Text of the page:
Kingdom Hearts: Birth by Sleep
Kingdom Hearts: Birth by Sleep on PSP is a mix of Disney's charm and Square Enix's spiky haired melodrama
- Production values are through the roof, combat's packed full of options yet remains surprisingly fluid, levelling up and merging abilities is compulsively addictive
- The game's mix of mash-heavy battles and dodge-heavy boss fights quickly becomes repetitive, terrible dialog, voice acting that ranges from mediocre to horrible, the story's all at once derivative and nigh-incomprehensible
While it's beautiful to behold, Kingdom Hearts: Birth by Sleep suffers from repetitive design, frustrating boss fights, and a badly executed storyline. It's a shame because its many flashes of brilliance seemed to hint at a title that could have been the best game in the series.
Price$ 69.95 (AUD)
Kingdom Hearts' mix of Disney's charm and Square Enix's spiky haired melodrama seemed like an odd combination at first, but it's turned into an RPG franchise so revered, every instalment is highly anticipated. Unfortunately, the latest entry in the series, Birth by Sleep, does a poor job of living up to expectations. It embodies both the best and worst aspects of the series, with the bad outweighing the good by a margin significant enough to ruin a potentially great title.
It's especially regrettable because of the things Birth by Sleep gets right. This is, without a doubt, the best Kingdom Hearts' combat has ever been. It's fast-paced and flashy in just the right ways, with spell effects functioning as delicious, colorful eye candy, while somehow remaining manageable. Once you wrap your head around the slightly confined control scheme, seamlessly flicking through abilities en route to super-charging an elementally powered final attack becomes second nature. On top of that, abilities level up with use, which encourages you to vary your arsenal instead of sticking with a few tried-and-true favourites. But that's only half the equation: Abilities that have been levelled-up can be combined to create new, more powerful skills and spells, forming the addictive shell around an already compulsively enjoyable core.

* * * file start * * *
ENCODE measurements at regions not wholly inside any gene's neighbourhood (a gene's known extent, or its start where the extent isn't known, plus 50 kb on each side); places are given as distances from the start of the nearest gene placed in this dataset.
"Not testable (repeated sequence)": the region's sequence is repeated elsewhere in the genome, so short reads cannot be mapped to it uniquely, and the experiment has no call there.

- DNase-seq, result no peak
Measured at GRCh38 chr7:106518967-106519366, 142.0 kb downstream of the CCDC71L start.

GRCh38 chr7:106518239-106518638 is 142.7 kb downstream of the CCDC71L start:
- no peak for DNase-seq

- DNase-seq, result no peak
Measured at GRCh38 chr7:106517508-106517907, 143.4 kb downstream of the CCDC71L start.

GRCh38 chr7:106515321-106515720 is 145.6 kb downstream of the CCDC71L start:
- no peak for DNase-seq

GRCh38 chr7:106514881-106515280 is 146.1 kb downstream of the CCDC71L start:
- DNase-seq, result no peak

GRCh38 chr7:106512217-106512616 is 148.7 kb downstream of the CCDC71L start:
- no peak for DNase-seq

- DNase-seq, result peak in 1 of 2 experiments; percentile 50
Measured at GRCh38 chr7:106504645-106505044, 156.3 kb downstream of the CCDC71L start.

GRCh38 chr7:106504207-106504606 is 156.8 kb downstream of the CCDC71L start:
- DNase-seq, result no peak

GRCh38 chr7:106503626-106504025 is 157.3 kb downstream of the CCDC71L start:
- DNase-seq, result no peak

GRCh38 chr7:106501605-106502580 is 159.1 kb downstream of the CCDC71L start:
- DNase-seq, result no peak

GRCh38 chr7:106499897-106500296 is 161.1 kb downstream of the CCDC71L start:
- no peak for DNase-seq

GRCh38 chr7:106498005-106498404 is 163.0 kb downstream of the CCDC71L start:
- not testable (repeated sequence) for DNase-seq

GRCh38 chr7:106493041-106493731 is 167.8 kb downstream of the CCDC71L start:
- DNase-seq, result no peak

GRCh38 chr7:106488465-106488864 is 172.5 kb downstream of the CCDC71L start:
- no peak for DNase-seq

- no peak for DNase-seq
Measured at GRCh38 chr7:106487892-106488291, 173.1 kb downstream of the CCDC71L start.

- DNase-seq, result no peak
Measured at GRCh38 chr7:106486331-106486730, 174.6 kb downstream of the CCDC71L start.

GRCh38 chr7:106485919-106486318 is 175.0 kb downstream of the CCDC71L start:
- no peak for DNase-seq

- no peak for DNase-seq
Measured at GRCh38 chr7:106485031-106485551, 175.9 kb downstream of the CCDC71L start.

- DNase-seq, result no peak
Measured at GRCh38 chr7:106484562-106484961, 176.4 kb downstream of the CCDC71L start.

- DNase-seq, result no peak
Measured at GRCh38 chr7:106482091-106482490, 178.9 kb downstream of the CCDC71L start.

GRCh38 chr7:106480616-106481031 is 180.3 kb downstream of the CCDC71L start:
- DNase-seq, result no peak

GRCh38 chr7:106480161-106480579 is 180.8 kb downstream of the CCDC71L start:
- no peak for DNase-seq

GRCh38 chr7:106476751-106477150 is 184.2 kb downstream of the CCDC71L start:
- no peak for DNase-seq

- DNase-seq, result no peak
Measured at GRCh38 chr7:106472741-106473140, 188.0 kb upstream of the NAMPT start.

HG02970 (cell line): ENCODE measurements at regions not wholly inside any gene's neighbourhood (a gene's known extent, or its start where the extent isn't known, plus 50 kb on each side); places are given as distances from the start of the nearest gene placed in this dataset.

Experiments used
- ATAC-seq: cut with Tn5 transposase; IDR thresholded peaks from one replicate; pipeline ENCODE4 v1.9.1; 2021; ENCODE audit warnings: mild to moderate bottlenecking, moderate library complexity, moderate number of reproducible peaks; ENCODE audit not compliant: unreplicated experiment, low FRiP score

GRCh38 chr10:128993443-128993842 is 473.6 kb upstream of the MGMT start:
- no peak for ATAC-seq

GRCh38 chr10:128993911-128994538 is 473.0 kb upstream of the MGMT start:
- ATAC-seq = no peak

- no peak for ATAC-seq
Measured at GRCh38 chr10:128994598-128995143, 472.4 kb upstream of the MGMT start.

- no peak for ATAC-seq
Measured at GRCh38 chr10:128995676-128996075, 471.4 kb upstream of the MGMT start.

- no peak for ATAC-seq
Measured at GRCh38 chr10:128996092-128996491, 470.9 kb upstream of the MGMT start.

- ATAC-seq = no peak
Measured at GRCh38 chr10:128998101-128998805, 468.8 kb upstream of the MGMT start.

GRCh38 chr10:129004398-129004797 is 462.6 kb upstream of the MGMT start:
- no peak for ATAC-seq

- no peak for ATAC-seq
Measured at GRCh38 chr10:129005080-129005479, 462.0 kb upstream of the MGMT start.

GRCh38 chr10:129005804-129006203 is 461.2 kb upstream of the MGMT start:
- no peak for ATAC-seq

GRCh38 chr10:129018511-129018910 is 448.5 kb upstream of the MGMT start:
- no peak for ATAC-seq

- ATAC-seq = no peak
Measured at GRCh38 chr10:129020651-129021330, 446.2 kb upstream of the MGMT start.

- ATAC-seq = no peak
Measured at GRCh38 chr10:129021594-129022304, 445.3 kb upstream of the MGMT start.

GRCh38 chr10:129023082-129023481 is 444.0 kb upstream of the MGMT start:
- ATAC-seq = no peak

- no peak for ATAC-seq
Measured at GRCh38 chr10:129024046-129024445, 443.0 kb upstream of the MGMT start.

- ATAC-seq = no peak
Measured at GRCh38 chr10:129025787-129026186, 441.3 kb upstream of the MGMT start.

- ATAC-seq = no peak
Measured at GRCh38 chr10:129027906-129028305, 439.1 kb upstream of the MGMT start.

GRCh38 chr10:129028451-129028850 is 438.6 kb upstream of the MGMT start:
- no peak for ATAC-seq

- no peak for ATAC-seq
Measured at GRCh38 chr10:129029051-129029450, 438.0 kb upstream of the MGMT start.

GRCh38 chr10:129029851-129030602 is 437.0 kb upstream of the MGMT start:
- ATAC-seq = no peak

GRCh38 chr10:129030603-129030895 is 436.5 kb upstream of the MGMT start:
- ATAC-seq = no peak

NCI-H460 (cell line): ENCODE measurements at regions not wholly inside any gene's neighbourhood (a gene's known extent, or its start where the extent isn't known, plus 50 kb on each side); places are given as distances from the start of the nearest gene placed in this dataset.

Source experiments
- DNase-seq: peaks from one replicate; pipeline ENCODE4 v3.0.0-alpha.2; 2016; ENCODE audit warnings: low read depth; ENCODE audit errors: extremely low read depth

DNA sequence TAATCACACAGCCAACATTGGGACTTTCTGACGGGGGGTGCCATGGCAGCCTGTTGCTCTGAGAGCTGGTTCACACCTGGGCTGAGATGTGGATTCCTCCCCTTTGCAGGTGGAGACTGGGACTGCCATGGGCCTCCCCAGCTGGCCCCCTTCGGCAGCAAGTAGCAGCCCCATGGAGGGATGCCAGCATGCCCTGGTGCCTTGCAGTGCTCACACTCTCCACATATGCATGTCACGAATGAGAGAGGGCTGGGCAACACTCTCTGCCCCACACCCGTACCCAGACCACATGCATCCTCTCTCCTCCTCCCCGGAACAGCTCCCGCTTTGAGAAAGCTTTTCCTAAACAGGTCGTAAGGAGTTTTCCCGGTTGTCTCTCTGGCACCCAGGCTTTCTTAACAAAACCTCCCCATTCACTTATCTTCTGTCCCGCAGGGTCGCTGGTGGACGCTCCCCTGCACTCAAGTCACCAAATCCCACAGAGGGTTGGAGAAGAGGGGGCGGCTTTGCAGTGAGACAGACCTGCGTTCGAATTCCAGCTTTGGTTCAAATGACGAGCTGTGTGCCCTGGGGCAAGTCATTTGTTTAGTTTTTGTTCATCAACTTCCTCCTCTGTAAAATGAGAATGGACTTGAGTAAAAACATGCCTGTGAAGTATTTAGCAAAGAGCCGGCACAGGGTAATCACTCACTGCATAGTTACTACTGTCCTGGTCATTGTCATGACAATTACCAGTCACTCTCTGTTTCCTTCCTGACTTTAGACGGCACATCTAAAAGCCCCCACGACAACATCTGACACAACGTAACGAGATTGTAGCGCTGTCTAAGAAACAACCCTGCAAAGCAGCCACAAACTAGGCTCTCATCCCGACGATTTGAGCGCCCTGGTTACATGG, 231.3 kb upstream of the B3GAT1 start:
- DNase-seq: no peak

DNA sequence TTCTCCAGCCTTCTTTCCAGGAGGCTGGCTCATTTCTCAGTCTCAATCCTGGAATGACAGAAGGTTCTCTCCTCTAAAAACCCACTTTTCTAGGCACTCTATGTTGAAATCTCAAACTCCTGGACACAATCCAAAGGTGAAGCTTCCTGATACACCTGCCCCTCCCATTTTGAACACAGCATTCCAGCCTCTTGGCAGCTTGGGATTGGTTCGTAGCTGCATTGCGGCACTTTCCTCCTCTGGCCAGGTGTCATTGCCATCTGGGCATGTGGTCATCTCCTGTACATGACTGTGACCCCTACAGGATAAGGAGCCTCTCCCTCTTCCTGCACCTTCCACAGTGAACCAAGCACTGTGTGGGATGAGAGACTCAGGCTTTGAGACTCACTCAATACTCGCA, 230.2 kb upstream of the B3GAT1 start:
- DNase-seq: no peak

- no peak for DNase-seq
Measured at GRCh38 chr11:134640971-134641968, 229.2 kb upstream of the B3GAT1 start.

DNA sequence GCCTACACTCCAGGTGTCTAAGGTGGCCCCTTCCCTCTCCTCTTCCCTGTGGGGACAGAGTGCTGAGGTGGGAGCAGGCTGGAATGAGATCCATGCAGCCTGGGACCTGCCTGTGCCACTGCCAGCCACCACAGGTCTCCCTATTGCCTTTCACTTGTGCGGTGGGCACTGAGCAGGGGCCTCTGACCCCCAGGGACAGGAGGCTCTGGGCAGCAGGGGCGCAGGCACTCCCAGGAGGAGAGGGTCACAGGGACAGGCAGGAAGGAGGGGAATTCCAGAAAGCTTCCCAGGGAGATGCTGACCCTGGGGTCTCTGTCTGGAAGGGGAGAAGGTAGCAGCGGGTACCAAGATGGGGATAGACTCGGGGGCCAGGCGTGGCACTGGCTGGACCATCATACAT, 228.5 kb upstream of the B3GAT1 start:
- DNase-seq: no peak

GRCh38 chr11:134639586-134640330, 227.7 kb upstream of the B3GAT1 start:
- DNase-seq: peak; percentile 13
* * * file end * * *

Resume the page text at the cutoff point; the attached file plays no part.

It's an undoubtedly fantastic foundation, but Birth by Sleep doesn't really build off it in any meaningful way. Despite its deep combat system, you can breeze through most of the game's combat scenarios by simply mashing the basic attack button; worse yet, the game's main foes, the "Unversed", are simply reskinned clones of previous Kingdom Hearts games' Heartless. Bosses, meanwhile, provide artificial difficulty through frustrating not-quite-one-hit-kill attacks that you spend most of your time dodging in circles to avoid. Sorry, Square Enix, but I generally expect to spend the majority of a boss fight actually, you know, fighting -- not cursing Tetsuya Nomura's name as I dance around until I get my token two seconds of attack time. And that's when the series notoriously awful camera isn't spinning you around like you're playing pin-the-tail-on-the-donkey.
And that's Birth by Sleep's greatest fault: With the exception of a few minigames and puzzles, the gameplay devolves into a button mashing affair with no real sense of depth. There's very little impetus to actually use all the cool new tricks the game puts at your fingertips, and boredom quickly sets in as the game's repetitive and monotonus action begins to take hold. The story itself is a bitter pill to swallow, with the dialogue that's downright awful, voice-acting that ranges from terrible to merely mediocre, and a plot that seems to be taking most of its cues from Star Wars.
Birth by Sleep's sheer ambition is unquestionable: We're talking about a level of polish that rivals those of most console games, both in terms of breadth and cinematic flair. The game's fluid animations and crisp graphics really shine on the PSP's hardware, and the game's scope is positively massive, with three playable characters who each fight their own sets of bosses and experience the story from very different viewpoints. And that's why Birth by Sleep will prove so heart-breaking to its fanbase: with a few significant changes, it could've been a highwater mark for the series. Instead, it's a thoroughly middle-of-the-road entry that drips with potential but fails thanks to some deep seated faults.
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